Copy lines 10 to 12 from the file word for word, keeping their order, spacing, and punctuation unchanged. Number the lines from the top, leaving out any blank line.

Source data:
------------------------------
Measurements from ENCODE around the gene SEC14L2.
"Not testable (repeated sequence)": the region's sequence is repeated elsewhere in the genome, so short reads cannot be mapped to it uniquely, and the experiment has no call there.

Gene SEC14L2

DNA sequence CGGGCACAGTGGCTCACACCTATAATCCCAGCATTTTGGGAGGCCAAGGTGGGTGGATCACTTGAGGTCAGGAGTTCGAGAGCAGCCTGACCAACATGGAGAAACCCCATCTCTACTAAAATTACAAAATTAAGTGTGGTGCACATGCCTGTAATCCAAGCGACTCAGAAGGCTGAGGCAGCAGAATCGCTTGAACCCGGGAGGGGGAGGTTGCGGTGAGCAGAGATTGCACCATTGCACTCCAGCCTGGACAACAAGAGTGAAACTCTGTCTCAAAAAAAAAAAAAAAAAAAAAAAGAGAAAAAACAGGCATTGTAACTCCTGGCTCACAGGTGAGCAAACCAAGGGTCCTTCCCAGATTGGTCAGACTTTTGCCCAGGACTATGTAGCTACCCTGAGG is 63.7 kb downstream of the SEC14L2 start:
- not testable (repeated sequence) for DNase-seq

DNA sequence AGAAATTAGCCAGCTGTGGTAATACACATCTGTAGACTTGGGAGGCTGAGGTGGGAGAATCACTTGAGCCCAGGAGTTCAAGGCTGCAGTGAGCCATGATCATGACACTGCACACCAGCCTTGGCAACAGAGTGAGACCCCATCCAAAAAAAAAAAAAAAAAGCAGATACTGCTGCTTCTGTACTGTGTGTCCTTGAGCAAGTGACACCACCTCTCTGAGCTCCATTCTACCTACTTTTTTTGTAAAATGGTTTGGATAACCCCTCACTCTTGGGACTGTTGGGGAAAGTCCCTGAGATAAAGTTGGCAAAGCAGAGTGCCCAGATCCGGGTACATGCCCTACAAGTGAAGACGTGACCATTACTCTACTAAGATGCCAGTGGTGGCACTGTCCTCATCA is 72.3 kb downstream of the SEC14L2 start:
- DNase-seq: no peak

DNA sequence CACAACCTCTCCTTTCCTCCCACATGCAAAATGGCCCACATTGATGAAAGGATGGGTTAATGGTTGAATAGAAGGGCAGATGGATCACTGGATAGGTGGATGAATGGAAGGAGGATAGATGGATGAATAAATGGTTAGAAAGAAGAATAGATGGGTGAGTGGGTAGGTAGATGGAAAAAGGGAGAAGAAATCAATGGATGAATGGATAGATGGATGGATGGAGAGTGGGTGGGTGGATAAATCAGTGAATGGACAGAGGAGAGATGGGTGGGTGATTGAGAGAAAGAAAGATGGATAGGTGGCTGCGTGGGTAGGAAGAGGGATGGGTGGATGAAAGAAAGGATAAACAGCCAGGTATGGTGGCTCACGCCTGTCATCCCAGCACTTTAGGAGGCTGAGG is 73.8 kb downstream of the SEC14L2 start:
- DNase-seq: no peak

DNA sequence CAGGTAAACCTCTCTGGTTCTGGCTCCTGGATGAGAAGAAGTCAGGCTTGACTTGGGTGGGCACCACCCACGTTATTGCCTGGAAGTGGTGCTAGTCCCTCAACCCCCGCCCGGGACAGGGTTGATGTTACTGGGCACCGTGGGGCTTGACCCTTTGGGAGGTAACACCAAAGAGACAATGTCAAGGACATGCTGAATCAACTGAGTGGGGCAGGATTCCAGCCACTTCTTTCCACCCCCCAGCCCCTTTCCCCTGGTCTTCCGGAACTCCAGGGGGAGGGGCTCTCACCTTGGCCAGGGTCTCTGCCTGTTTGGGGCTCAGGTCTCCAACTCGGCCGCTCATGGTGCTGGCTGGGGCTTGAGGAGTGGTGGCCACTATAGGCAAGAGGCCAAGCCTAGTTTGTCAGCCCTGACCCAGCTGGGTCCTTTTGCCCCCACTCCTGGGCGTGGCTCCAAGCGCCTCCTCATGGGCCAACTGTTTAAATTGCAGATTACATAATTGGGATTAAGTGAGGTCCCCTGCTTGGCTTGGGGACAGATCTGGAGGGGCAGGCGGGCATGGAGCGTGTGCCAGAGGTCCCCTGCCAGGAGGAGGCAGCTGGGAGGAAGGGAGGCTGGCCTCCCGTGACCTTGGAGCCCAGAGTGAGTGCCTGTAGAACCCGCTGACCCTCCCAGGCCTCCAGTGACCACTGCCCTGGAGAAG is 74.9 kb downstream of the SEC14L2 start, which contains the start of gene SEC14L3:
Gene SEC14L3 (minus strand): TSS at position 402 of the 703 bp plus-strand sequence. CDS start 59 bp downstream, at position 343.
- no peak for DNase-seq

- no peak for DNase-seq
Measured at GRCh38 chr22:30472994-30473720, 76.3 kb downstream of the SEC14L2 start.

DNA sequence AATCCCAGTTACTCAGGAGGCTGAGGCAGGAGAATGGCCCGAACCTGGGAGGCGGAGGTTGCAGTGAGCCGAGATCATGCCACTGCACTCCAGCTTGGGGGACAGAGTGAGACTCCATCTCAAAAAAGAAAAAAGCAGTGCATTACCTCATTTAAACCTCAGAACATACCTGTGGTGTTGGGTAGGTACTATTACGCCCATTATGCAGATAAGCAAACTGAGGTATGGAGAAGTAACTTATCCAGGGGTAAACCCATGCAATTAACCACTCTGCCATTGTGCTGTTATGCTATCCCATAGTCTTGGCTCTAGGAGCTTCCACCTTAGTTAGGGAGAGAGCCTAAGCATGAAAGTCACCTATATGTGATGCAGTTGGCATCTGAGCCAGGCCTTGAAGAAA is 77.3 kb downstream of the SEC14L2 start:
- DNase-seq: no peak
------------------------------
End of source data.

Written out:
DNA sequence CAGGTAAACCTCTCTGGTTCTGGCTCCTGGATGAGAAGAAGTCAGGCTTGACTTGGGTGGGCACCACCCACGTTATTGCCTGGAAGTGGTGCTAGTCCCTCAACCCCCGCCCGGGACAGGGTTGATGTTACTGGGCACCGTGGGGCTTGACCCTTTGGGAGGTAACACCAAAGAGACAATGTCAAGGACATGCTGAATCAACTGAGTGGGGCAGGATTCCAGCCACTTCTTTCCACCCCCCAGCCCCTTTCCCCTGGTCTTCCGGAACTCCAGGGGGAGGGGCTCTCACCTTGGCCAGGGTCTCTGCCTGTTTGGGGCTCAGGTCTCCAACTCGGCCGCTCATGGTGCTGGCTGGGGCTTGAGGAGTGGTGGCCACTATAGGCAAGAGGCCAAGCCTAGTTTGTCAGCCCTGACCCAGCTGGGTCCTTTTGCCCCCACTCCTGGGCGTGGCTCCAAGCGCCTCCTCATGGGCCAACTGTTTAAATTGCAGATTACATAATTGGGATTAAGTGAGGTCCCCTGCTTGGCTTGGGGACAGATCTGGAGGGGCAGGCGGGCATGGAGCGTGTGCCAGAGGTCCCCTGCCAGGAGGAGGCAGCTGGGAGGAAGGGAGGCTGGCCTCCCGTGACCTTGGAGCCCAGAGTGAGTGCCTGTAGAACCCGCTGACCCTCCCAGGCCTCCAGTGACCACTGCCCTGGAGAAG is 74.9 kb downstream of the SEC14L2 start, which contains the start of gene SEC14L3:
Gene SEC14L3 (minus strand): TSS at position 402 of the 703 bp plus-strand sequence. CDS start 59 bp downstream, at position 343.
- no peak for DNase-seq